It's a long, narrow room, with small tables and not a lot of space between them. A few at the front overlook Academy Road; some booths are tucked in at the rear, and there's also a counter for a quick bite. The tone is casual, the decor spare and modern, with soft lighting and a series of fine photographs on the muted red walls. But the decibel level is high, and regulars know better than to count on a quiet conversation, unless it's in certain parts of the cafe or during the off hours.
The sunny window tables probably offer the nicest seating during the day -- and good luck in getting one of them without a reservation. I couldn't, so can't report on the noise, although it does look as though there might be less of it than in the core of the cafe. But to be sure of relative serenity, opt for one of those booths at the back. They are darker, isolated from the rest of the cafe and -- although one big, six-seater is backed up against the tiny kitchen from which emerges the occasional bang of pots -- you won't have to yell to be heard.
And the noise is pretty well my only grumble with this excellent little cafe, which is open from 11 a.m. to 11 p.m., with an eclectic menu that offers something for every time of day. Sandwiches in particular are stellar, but don't expect any of the usual deli standards. You won't find a ham on rye, for instance, but you can have your ham with asparagus on nicely chewy ciabatta under melted provolone. No burgers either -- no red meat at all, in fact, other than the pulled bison, which is sparked by a slightly zippy barbecue sauce and aged cheddar. The turkey is house-made, enhanced by a cranberry and citrus chutney and packed thickly between good bread.
Other possibilities are wraps of roast chicken with Thai peanut sauce, sprouts and vermicelli, or with salsa, jalapenos and Monterey jack cheese. A veggie wrap tucks zucchini, eggplant and hummus into a sun-dried tomato tortilla, and the burrito wraps adobo chicken, rice, black beans and corn in a flour tortilla. Prices are, well, pricey, ranging from $11 to $14, but not only do they include a choice of soup or salad, they are also massive, and a few of them -- wisely -- are offered in half portions, from $8 to $9.
Soup or salad with your meal? A tough choice. Two sampled du jours -- savoury lentil, and Italian wedding soup sporting little meatballs and minuscule bits of pearl pasta -- were good, but would have been more satisfying if they hadn't arrived at the same time as my hot sandwich, forcing me to let one of them cool off while eating the other. The à la carte salads are almost intimidatingly big ($8 to $12), and even those included with the sandwiches are impressively generous. They are also excellent -- a caesar with roasted garlic dressing; spinach in a sun-dried tomato vinaigrette with a sprinkling of feta; and a classic, lightly dressed Greek.
The Small Plates vary in size, some of them only enough for a snack, some big enough to serve as a light meal or to share as appetizers.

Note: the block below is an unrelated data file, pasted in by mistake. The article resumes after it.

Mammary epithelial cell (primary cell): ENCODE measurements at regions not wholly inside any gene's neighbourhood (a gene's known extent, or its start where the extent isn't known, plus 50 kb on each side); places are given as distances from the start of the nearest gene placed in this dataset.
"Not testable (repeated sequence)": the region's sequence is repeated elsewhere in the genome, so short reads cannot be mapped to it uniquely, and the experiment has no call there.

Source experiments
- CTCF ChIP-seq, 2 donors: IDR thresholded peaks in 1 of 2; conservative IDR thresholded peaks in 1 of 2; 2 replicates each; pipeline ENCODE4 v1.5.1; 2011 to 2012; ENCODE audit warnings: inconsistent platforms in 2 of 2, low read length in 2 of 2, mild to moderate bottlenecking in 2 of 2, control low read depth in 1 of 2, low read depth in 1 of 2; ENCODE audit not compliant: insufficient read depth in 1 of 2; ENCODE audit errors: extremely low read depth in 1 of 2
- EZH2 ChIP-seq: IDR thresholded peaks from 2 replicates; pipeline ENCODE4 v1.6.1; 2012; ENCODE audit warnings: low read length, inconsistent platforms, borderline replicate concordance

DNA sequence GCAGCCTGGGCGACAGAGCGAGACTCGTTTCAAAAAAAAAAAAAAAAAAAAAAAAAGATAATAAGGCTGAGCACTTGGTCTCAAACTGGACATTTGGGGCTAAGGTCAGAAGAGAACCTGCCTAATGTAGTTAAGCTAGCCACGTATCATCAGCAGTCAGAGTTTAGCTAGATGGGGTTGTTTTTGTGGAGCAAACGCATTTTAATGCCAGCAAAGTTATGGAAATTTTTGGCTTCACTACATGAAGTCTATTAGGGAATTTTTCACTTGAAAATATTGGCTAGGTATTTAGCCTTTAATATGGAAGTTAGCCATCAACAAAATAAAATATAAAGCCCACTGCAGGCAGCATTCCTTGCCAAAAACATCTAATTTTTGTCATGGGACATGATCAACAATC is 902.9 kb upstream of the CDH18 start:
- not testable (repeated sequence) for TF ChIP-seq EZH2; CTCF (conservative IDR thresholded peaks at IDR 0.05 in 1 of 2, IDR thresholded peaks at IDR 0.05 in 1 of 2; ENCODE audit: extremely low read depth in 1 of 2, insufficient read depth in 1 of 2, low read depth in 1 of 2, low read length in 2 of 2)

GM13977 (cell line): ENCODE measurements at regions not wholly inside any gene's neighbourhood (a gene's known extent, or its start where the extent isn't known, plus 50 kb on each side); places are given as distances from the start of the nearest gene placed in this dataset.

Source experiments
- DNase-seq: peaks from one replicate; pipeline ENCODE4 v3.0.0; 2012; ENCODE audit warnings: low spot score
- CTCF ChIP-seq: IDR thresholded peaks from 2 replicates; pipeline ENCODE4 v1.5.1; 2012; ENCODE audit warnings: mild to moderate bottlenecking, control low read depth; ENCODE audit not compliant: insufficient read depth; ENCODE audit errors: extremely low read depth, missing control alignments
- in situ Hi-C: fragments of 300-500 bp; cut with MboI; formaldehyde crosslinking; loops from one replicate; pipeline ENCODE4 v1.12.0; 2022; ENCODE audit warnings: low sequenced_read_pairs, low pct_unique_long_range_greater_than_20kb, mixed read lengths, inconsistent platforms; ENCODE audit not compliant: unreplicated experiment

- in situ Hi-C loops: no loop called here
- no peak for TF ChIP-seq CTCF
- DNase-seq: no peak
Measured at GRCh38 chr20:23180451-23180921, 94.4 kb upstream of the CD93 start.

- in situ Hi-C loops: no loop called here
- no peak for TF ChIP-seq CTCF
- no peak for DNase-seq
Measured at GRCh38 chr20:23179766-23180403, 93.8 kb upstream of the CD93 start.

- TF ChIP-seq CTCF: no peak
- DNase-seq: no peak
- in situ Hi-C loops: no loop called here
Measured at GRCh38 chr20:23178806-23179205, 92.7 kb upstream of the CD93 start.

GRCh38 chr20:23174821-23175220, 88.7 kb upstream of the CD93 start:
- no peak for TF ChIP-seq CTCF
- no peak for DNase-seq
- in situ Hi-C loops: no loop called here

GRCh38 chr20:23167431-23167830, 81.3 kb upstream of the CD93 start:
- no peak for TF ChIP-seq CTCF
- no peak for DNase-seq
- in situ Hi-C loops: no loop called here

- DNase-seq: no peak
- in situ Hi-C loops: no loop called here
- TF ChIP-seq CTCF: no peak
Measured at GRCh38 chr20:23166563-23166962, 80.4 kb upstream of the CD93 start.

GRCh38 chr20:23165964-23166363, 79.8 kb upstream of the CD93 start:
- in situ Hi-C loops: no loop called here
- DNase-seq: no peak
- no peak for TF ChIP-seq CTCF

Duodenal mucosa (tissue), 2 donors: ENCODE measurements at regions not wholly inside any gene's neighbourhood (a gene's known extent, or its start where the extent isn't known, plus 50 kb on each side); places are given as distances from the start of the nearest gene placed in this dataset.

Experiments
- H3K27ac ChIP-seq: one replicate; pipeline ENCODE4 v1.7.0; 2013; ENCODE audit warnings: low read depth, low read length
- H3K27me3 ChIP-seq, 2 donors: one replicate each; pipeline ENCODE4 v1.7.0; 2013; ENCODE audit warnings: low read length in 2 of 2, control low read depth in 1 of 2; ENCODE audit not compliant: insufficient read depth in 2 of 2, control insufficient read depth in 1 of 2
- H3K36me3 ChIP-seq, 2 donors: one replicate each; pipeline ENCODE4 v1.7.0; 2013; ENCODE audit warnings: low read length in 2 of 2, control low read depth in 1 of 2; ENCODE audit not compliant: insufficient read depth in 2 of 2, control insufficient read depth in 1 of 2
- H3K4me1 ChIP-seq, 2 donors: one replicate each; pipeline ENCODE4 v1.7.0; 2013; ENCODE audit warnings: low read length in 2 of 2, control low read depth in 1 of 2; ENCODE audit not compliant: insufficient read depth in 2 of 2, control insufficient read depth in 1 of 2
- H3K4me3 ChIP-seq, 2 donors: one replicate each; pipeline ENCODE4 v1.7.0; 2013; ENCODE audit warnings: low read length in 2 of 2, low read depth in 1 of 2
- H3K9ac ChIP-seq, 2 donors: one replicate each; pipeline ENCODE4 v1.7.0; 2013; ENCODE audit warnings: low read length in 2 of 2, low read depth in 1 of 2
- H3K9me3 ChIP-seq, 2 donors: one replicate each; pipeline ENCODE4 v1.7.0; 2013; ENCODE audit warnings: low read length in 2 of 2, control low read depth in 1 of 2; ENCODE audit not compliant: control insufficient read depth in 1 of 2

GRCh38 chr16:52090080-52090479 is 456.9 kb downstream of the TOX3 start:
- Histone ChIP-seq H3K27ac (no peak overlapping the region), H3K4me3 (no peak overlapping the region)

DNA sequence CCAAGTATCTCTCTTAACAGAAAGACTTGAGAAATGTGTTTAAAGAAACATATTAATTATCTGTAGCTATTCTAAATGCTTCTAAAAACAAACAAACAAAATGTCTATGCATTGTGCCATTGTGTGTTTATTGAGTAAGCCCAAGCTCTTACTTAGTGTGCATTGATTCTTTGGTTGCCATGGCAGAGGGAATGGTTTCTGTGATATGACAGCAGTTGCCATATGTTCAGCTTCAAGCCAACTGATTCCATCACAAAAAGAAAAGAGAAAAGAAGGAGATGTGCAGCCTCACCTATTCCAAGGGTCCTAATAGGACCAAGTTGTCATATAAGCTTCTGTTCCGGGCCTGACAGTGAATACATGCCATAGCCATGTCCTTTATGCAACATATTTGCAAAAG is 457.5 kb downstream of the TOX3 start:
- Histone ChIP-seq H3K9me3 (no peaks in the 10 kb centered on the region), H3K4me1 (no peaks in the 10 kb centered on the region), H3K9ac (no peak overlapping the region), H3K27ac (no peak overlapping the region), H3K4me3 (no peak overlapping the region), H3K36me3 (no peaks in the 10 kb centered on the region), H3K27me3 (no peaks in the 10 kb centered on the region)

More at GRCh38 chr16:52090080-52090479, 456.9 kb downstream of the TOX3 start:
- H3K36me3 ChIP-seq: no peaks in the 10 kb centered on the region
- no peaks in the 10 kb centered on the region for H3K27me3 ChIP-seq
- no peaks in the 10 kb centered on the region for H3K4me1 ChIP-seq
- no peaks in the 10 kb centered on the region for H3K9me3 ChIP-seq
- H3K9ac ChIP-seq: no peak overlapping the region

Six baked garlic shrimp, dotted by bits of tomatoes and green onions, hadn't much flavour to begin with, and not enough garlic to make a difference ($12).
Chicken satay -- three skewers of marinated chicken breast, with a Thai-style peanut dip -- was far more generous, and more flavourful ($9).
After five p.m. the cafe offers more substantial fare with the addition of four entrées. That's fewer, actually, than there were a few years ago, but they're well prepared and tasty ($23 to $25, including soup or salad). Coho salmon is baked under a gingery maple glaze. A chicken breast is perked up by a stuffing of prosciutto and mozzarella. Tender pork medallions are adorned with dollops of goat cheese (superfluous, for my taste) and glazed in balsamic vinegar. Garnishes, which varied with each dish, were delicious -- big, fat spears of asparagus, rice flecked with pesto, and roasted baby potatoes, in one case enlivened by wee bits of pancetta.
There are also three pizzas, which I didn't try, with toppings of chicken, salsa and avocado; spinach, mushrooms and feta; or chorizo and marinara sauce (all 10 inches, all $16). Also two pastas: a beef, ricotta and spinach lasagna ($15); and the sampled massive portion of cannelloni with a luscious stuffing of spinach and three cheeses, blanketed by a well-balanced tomato sauce and mozzarella ($14).
Rumour had it that Saucers was making its own desserts these days, unlike in the past, but rumour had it wrong -- at least on my visits, when all that were available had come from a few bakeries, possibly it was because it was "chocolate week." All were elaborate constructions and both a chocolate hazelnut cake, and a bombe-like affair were lovely. Rich too, and we longed for at least one that was lighter and fruity, and we ended up with the only other possibility -- a lemon chiffon cake, which looked better than it tasted, with barely a hint of lemon and less of character.
The coffee is first-class, there's a large selection of loose-leaf teas, and the wine list is short but well selected. Service is friendly and competent, but when the house is full -- which seems to be always -- far too rushed.
To see the location of this restaurant as well as others reviewed in the Winnipeg Free Press, please see the map below.